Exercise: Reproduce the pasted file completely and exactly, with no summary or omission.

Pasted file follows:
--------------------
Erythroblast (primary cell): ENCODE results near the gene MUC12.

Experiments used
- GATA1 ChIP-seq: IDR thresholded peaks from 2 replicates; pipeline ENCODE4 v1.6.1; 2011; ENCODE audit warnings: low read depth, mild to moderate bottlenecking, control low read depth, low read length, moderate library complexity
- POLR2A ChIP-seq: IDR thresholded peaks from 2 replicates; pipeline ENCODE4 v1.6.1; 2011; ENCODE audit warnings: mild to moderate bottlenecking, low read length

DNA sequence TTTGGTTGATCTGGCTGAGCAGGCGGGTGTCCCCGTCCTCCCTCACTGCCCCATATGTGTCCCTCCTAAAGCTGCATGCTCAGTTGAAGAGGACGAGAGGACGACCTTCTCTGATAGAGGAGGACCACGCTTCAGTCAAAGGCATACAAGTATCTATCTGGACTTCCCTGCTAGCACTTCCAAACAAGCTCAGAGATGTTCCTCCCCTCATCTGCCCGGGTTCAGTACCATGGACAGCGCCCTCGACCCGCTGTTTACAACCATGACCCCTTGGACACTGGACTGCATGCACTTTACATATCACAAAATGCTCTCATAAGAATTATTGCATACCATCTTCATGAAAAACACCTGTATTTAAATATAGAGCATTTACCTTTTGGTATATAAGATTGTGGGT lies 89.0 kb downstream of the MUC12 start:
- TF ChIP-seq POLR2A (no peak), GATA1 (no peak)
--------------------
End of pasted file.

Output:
Erythroblast (primary cell): ENCODE results near the gene MUC12.

Experiments used
- GATA1 ChIP-seq: IDR thresholded peaks from 2 replicates; pipeline ENCODE4 v1.6.1; 2011; ENCODE audit warnings: low read depth, mild to moderate bottlenecking, control low read depth, low read length, moderate library complexity
- POLR2A ChIP-seq: IDR thresholded peaks from 2 replicates; pipeline ENCODE4 v1.6.1; 2011; ENCODE audit warnings: mild to moderate bottlenecking, low read length

DNA sequence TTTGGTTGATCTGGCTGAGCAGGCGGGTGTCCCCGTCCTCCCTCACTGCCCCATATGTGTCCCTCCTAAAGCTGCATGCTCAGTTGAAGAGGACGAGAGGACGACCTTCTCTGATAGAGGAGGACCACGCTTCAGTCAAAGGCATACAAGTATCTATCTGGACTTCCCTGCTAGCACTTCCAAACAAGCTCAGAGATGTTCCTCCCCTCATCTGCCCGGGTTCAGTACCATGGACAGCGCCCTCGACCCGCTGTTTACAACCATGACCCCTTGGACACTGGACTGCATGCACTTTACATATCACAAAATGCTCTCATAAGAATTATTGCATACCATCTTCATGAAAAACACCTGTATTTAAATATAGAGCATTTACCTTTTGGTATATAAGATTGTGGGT lies 89.0 kb downstream of the MUC12 start:
- TF ChIP-seq POLR2A (no peak), GATA1 (no peak)